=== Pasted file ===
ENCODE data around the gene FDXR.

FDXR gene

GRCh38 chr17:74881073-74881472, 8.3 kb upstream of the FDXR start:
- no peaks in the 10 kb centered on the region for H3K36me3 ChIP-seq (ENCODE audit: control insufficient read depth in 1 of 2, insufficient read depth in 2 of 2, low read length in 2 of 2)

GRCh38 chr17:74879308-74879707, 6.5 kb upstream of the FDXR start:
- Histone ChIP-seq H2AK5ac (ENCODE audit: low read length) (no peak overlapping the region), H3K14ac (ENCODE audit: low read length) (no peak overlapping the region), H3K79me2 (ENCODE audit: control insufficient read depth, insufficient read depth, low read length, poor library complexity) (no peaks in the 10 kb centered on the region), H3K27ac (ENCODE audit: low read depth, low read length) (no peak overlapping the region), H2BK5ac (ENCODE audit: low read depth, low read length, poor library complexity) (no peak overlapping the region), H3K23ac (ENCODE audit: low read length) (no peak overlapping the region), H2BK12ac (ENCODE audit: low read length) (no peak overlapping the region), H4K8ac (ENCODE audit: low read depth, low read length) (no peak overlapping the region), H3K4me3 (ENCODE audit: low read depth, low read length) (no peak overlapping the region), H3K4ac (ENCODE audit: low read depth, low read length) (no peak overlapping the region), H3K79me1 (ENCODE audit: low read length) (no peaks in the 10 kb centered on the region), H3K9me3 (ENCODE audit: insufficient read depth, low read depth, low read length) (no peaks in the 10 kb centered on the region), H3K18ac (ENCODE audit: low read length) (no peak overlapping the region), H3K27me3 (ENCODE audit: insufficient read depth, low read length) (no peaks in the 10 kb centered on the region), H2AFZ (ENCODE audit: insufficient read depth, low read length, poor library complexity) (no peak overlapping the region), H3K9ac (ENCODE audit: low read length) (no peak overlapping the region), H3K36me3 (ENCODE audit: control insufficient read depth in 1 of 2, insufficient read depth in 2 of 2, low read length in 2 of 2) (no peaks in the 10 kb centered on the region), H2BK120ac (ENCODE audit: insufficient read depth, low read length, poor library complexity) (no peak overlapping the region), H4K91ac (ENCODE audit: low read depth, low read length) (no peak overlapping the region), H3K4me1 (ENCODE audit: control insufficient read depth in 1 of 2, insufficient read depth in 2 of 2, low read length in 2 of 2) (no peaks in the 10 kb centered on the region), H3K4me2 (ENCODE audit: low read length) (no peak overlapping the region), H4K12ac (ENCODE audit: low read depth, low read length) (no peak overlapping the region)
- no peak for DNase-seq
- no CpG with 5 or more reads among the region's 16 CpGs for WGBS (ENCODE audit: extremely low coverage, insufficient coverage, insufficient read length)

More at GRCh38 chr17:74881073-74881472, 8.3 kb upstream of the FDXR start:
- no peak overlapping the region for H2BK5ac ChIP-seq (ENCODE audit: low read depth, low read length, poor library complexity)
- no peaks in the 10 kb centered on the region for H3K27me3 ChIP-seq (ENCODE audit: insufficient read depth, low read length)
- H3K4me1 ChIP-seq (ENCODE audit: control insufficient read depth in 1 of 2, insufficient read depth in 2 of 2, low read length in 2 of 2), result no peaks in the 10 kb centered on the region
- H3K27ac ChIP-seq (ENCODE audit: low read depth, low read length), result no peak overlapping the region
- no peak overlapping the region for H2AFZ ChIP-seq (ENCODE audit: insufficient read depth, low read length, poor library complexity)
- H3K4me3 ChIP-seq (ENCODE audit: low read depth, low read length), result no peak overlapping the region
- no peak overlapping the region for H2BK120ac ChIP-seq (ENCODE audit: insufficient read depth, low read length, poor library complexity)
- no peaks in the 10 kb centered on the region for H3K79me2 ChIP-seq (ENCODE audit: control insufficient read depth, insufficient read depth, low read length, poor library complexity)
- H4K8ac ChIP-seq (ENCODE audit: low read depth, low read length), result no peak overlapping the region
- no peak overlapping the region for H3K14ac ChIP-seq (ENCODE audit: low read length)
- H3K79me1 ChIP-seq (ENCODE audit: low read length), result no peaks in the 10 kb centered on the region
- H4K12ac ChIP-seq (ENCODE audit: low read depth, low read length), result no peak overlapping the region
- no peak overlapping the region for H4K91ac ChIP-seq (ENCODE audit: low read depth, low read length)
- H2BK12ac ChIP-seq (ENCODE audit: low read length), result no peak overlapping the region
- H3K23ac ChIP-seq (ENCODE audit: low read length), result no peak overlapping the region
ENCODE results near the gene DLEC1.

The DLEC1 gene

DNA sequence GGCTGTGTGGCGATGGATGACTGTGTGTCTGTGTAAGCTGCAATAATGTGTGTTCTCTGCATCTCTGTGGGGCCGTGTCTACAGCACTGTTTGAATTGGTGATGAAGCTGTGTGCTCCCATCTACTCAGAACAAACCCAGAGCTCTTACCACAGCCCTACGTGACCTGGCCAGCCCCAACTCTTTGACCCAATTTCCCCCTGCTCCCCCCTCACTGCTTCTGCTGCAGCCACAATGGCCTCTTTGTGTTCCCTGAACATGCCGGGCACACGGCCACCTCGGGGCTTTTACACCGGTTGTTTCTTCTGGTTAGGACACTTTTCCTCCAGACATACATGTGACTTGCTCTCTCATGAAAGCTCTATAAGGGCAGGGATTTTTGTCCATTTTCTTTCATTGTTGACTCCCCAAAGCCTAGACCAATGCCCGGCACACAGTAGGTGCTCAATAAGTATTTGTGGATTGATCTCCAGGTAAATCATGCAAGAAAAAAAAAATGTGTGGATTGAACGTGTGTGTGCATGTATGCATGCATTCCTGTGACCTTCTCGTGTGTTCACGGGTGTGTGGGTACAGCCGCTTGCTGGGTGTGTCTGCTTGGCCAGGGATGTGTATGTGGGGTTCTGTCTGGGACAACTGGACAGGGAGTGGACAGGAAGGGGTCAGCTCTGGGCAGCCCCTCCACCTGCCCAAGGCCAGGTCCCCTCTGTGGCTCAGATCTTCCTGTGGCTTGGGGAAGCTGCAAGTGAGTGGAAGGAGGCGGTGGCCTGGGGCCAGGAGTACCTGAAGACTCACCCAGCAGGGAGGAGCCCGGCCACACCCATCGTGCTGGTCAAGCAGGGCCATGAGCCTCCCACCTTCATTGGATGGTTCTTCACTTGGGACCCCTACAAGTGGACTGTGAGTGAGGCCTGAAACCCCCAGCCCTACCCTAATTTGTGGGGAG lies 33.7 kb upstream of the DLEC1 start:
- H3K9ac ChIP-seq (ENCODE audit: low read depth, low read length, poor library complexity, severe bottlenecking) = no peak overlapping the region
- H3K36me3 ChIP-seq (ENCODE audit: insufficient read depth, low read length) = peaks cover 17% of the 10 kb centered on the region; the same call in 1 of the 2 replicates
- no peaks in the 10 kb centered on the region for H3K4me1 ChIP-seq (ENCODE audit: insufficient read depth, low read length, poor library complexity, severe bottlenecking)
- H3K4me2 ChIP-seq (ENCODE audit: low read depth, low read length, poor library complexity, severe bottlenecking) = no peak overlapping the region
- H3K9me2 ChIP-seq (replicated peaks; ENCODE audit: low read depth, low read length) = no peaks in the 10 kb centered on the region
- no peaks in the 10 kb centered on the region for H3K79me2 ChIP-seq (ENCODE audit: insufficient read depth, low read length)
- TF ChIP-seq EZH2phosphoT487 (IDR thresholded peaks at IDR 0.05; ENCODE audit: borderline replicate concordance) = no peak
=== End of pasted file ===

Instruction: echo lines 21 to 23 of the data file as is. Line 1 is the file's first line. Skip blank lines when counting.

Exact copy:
- H4K12ac ChIP-seq (ENCODE audit: low read depth, low read length), result no peak overlapping the region
- no peak overlapping the region for H4K91ac ChIP-seq (ENCODE audit: low read depth, low read length)
- H2BK12ac ChIP-seq (ENCODE audit: low read length), result no peak overlapping the region